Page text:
The humble circular intersection was first introduced in America in 1907, England and France followed a couple of years later and made them important parts of their current travel infrastructure. They now host over 10,000 and 30,000 roundabouts respectively, while the US has around 3,000. Roundabouts pose a particular challenge to self-driving cars as no two are the same; some have more than one lane and cover large areas, others are simply a tiny white circle in the middle of a country road. It's Nissan's job to detect their various forms and treat them all in the same manner.
When we approached the first roundabouts, the Leaf was cautious but navigated them with ease. In fact, the first third of the journey was largely uneventful, mainly owing to the fact that the ExCel and the surrounding area aren't especially busy at 2:30pm on a Wednesday afternoon.
That calm, however, was soon punctuated by an accident. Not one involving us, but a collision between a car and an Ocado delivery van on a slip road joining the A13. It gave me the perfect opportunity to see exactly how a machine deals with an unexpected event between vehicles of differing sizes on a fast-moving filter road.
Approaching the incident, the Leaf recognised that the van and the car were stationary on the right side of the two-lane slip road and kept left in order to pass the obstruction. The radar soon picked up other cars attempting to merge in front of us and the software intelligently gave way. It didn't take very long to clear the accident, but it was clear that Nissan's current programming is designed to be overly cautious. A human driver might not have been so accommodating.
There were no causes for concern on the 50mph A13. The car piloted itself without incident and then exited the carriageway to tackle the final residential stretch of Prince Regent Lane. Here, the street's varying road markings, parked cars and an abundance of pedestrians provide a different challenge.
Bus stops, traffic bollards and zebra crossings weren't enough to phase the Leaf, but two young men crossing the road were enough to make it pause for thought. The duo were a couple of metres ahead of the Leaf and were heading towards the convenience store on the other side of the road. They had barely stepped off the pavement, on the side that was opposite our lane. The Leaf was moving at such a lick that they posed no threat – by the time they reached our side of the road, we would have been long gone.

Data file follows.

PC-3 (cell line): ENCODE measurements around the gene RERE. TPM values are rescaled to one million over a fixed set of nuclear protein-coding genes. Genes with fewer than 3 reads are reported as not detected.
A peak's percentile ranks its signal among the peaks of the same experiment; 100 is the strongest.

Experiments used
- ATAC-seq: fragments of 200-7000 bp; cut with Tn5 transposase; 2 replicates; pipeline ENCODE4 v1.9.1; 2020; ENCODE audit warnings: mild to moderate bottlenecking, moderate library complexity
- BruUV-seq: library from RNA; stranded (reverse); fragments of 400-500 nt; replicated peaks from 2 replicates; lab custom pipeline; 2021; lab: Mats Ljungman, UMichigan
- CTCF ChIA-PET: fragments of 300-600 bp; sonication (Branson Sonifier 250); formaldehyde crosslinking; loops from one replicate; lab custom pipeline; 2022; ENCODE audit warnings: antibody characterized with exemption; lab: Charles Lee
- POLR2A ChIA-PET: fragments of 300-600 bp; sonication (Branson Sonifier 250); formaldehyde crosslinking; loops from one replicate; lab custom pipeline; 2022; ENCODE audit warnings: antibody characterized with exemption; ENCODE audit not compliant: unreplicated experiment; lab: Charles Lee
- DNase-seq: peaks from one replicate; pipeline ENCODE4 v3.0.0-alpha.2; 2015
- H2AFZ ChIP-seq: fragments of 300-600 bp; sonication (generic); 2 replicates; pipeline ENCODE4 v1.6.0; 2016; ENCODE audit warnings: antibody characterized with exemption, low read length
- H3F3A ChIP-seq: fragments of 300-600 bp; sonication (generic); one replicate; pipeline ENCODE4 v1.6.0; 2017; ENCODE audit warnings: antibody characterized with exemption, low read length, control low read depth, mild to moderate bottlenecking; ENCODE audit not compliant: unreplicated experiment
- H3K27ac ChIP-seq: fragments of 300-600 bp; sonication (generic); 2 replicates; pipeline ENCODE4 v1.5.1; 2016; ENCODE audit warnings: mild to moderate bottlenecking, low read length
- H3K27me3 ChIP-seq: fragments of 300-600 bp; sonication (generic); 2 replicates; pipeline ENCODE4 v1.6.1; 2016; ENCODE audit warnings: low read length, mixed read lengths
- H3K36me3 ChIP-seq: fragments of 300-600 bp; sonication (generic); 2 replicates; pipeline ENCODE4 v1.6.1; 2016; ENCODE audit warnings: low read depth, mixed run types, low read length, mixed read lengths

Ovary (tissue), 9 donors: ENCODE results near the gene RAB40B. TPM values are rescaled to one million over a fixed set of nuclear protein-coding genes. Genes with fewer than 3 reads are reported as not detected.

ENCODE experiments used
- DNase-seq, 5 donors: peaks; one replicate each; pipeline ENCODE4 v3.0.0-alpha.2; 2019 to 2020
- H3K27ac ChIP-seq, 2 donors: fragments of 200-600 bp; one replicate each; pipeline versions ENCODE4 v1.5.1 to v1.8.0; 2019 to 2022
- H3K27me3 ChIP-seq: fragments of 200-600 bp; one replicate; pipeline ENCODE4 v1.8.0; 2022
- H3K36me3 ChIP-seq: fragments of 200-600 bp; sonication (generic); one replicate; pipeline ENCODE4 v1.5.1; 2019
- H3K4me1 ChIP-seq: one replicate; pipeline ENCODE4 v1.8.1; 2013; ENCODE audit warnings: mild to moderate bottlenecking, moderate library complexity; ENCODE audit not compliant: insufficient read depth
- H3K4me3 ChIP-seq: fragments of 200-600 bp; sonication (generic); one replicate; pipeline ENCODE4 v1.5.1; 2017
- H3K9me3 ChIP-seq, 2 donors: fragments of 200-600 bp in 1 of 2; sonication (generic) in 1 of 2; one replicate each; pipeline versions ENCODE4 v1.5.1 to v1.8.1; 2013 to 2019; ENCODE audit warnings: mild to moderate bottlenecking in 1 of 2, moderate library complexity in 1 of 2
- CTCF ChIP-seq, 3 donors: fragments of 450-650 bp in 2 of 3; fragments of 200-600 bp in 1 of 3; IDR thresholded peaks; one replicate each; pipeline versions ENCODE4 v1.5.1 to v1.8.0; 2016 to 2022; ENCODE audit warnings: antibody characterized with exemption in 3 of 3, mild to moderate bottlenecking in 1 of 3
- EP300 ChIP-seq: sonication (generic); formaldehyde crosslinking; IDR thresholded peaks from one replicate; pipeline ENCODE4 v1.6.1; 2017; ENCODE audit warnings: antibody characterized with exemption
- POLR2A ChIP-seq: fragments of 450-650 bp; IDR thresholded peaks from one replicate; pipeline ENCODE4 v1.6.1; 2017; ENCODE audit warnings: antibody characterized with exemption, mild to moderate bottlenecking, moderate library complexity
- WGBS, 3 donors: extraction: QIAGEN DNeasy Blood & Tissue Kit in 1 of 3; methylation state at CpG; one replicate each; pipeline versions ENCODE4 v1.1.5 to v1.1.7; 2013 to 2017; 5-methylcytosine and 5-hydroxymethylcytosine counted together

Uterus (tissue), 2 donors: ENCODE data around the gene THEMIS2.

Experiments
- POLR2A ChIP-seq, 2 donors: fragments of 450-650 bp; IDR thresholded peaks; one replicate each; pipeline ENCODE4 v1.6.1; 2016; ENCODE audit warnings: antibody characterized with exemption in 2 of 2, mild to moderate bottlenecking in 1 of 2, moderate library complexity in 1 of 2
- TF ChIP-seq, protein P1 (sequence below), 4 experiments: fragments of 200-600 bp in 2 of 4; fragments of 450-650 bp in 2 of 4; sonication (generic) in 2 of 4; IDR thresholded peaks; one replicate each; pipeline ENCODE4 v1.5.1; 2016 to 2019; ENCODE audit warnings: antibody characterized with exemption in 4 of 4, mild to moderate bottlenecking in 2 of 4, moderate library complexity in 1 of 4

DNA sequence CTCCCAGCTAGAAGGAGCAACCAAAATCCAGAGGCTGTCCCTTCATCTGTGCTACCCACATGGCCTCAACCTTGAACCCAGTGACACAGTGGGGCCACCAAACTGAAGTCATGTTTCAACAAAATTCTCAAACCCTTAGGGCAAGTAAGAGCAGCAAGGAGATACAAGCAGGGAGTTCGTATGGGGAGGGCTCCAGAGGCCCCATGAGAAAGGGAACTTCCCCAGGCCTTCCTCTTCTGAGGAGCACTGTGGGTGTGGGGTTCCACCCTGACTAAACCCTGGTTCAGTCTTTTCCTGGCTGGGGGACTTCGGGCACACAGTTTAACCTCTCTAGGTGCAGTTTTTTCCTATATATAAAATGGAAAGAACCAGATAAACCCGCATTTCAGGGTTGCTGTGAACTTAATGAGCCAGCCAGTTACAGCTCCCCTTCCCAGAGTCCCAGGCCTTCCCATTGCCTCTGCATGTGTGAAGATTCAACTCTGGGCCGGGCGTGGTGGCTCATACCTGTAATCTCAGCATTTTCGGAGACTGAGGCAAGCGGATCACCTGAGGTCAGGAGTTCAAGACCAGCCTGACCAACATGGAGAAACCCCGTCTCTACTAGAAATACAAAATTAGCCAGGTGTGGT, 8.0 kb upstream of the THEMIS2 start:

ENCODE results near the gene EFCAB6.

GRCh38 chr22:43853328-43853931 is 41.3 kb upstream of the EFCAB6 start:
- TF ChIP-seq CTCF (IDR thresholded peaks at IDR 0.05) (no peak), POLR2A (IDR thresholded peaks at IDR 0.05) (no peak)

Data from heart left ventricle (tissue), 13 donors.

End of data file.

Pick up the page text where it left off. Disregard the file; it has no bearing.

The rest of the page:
It immediately made me ponder what a human would do in that situation. In my experience, a human driver would have acknowledged their presence and identified that they didn't pose a safety issue because there was a significant distance between them and the car. Also, the chevrons in the middle of the road would have provided a natural place for them to pause during their crossing. I posed this question to Iijima-san and he simply said: "This is one of the reasons we are testing in Britain."
Questions that need answers
We returned to base without incident, allowing me to reflect on what I had learned from my brief trip in the Leaf. In April 2016, I tested Tesla's semi-autonomous Autopilot feature in the Tesla Model S and it's impressive to see just how far these technologies have developed in under a year. Nissan's Leaf is already demonstrating a basic mastery of English roads, but its executives admit that its system is prone to mistakes, as a reporter from The Guardian found out. It is a prototype after all.
By 2020, Nissan wants its cars to have mastered single and multi-lane carriageways and intersections before it can deploy its fully autonomous platform ready for the Tokyo Olympics. The company will start by integrating single-lane autonomy into the Leaf and the Qashqai, its two most popular vehicles, later this year. It will then expand the full autonomous ProPilot system to eight more models over the next three years.
To get to this stage, Nissan will need outside help. First, governments around the world need to specify new rules of the road for self-driving car makers. Then, it'll need to direct insurance companies so they are able to cover drivers and the autonomous systems inside their vehicles. The hardest task it faces, however, is convincing the public that their systems are safe and necessary additions to the future cars they will buy.
This article by Matt Brian originally appeared on Engadget, your source for this connected world.